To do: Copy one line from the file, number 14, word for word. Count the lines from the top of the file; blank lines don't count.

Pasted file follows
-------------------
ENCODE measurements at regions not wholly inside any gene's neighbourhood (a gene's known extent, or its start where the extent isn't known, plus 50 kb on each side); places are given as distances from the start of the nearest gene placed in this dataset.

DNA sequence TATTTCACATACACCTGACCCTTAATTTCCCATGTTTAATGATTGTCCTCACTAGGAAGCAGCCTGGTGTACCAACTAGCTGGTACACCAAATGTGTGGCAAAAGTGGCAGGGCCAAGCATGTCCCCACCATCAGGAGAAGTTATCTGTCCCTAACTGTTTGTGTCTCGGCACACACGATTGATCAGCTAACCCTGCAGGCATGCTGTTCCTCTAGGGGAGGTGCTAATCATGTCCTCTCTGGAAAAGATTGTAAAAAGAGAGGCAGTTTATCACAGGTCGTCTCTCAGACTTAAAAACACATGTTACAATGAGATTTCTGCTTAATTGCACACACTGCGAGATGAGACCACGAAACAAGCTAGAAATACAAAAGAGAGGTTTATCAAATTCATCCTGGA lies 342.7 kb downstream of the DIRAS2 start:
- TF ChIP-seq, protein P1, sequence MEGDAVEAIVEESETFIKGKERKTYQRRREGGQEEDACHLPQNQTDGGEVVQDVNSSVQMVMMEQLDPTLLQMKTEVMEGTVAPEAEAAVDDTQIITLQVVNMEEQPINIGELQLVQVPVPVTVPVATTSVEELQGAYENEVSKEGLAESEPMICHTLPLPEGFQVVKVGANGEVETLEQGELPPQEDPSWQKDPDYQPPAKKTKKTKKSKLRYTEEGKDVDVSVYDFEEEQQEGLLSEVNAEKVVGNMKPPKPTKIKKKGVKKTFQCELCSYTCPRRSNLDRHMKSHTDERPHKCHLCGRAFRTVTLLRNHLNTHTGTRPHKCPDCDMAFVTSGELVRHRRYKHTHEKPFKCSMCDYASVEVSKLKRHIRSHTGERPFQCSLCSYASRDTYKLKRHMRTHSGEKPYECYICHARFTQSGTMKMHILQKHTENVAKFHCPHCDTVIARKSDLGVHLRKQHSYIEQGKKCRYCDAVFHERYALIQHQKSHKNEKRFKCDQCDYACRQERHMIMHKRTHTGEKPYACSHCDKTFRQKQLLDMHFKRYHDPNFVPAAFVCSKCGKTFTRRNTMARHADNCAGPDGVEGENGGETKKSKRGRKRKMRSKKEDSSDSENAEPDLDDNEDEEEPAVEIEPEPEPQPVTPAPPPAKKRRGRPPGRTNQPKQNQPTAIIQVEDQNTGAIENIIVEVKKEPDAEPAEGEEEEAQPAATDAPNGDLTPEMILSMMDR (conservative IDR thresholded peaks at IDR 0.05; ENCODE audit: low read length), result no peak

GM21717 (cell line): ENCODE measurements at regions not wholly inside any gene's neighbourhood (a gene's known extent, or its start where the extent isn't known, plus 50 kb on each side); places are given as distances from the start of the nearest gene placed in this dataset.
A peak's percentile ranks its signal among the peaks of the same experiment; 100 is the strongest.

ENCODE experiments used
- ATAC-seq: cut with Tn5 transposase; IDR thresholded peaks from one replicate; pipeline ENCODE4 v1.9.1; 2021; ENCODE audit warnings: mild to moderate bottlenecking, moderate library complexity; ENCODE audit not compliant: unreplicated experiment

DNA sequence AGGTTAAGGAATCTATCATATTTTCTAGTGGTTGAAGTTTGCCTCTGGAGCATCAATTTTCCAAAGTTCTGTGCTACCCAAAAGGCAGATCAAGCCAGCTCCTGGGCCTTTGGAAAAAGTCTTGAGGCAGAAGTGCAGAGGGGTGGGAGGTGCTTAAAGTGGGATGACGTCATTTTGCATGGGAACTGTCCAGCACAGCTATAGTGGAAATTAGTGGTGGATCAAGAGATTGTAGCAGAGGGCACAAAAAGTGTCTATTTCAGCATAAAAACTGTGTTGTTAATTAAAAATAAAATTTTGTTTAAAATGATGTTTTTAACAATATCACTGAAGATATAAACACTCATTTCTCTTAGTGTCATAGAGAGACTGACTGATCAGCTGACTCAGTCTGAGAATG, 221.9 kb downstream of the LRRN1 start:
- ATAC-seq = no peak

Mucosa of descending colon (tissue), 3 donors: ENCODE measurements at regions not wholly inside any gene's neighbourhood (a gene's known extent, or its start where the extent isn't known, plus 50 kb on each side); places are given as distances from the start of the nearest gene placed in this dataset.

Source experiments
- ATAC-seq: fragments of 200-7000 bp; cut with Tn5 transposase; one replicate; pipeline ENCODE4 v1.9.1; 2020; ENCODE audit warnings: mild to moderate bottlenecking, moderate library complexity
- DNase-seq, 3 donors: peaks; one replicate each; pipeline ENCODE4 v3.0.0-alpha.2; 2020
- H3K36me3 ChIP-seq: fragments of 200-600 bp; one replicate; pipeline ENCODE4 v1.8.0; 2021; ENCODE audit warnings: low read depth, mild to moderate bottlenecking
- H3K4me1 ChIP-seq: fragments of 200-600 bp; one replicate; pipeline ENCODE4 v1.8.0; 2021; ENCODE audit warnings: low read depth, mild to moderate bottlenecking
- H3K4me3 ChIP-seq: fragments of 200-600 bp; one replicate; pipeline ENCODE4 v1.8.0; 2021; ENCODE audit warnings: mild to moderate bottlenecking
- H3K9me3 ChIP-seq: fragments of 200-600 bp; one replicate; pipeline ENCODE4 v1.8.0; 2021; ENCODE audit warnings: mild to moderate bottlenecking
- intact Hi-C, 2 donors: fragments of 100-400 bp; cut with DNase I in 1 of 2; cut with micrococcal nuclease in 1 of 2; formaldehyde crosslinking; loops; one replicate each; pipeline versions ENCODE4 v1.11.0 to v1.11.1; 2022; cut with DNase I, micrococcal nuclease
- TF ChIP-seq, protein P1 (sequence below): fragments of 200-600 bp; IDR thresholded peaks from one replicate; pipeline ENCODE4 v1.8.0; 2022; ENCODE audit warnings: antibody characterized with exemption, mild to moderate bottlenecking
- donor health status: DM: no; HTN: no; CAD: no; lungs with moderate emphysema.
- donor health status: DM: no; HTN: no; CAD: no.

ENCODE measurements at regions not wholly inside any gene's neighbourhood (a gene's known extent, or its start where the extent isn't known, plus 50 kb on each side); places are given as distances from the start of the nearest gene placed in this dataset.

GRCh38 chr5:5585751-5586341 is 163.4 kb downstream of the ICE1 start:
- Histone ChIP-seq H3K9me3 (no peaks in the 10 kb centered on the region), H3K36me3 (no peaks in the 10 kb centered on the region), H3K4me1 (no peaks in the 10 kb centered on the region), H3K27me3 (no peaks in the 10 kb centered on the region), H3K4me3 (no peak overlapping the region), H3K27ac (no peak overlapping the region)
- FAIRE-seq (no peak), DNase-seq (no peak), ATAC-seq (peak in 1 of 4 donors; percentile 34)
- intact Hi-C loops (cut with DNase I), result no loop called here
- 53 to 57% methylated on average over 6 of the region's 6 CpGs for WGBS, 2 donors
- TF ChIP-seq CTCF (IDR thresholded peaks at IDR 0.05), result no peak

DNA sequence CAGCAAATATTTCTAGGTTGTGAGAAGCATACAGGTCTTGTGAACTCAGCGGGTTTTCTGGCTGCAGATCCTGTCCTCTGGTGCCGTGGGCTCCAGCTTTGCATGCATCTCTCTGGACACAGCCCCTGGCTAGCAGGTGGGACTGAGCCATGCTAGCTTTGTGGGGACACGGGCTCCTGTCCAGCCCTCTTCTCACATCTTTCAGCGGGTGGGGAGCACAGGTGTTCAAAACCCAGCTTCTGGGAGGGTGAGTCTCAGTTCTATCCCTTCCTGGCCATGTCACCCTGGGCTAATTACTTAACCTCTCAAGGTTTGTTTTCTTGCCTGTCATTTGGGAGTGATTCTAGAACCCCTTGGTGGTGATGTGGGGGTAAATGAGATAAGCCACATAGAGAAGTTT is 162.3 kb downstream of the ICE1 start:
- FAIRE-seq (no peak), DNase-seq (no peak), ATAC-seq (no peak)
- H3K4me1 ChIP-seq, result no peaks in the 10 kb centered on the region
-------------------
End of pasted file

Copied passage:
- H3K36me3 ChIP-seq: fragments of 200-600 bp; one replicate; pipeline ENCODE4 v1.8.0; 2021; ENCODE audit warnings: low read depth, mild to moderate bottlenecking